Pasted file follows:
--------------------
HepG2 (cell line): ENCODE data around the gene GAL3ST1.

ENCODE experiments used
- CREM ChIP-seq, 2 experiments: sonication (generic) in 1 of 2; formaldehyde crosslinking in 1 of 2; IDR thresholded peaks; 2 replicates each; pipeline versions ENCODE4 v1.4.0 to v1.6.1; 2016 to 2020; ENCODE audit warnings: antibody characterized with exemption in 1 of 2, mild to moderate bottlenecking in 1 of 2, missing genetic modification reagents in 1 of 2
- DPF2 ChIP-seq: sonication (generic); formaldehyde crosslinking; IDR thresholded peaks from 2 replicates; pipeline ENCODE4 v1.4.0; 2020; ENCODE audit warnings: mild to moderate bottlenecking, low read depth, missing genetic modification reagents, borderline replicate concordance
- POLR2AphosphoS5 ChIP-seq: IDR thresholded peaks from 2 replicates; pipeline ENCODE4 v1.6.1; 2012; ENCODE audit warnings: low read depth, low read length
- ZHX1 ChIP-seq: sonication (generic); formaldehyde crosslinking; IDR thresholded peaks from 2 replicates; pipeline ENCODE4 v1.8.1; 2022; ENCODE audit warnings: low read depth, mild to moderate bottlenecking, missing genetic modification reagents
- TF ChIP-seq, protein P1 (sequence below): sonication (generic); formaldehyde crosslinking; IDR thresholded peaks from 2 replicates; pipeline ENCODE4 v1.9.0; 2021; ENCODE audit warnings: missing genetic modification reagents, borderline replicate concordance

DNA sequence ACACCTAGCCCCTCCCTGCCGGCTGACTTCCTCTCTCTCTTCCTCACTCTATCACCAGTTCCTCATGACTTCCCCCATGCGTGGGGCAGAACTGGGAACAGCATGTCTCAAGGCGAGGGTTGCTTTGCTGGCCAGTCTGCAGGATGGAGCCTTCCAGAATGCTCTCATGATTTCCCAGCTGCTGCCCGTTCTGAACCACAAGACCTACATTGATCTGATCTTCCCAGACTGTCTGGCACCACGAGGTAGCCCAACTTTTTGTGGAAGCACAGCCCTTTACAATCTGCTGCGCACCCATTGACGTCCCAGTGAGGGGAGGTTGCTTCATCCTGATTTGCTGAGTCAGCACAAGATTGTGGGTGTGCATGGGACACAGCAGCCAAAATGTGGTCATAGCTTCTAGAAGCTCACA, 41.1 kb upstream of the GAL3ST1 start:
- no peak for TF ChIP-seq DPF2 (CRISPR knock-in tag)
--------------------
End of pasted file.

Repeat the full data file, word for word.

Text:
HepG2 (cell line): ENCODE data around the gene GAL3ST1.

ENCODE experiments used
- CREM ChIP-seq, 2 experiments: sonication (generic) in 1 of 2; formaldehyde crosslinking in 1 of 2; IDR thresholded peaks; 2 replicates each; pipeline versions ENCODE4 v1.4.0 to v1.6.1; 2016 to 2020; ENCODE audit warnings: antibody characterized with exemption in 1 of 2, mild to moderate bottlenecking in 1 of 2, missing genetic modification reagents in 1 of 2
- DPF2 ChIP-seq: sonication (generic); formaldehyde crosslinking; IDR thresholded peaks from 2 replicates; pipeline ENCODE4 v1.4.0; 2020; ENCODE audit warnings: mild to moderate bottlenecking, low read depth, missing genetic modification reagents, borderline replicate concordance
- POLR2AphosphoS5 ChIP-seq: IDR thresholded peaks from 2 replicates; pipeline ENCODE4 v1.6.1; 2012; ENCODE audit warnings: low read depth, low read length
- ZHX1 ChIP-seq: sonication (generic); formaldehyde crosslinking; IDR thresholded peaks from 2 replicates; pipeline ENCODE4 v1.8.1; 2022; ENCODE audit warnings: low read depth, mild to moderate bottlenecking, missing genetic modification reagents
- TF ChIP-seq, protein P1 (sequence below): sonication (generic); formaldehyde crosslinking; IDR thresholded peaks from 2 replicates; pipeline ENCODE4 v1.9.0; 2021; ENCODE audit warnings: missing genetic modification reagents, borderline replicate concordance

DNA sequence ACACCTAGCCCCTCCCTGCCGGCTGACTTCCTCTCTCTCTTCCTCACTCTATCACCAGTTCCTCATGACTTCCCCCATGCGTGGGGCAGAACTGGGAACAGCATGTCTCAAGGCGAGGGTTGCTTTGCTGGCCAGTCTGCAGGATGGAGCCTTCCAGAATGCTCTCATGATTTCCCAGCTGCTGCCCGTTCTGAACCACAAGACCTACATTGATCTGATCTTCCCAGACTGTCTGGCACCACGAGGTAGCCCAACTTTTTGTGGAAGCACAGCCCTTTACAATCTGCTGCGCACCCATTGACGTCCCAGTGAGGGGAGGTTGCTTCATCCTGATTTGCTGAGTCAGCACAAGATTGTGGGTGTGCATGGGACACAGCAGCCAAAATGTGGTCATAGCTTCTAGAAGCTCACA, 41.1 kb upstream of the GAL3ST1 start:
- no peak for TF ChIP-seq DPF2 (CRISPR knock-in tag)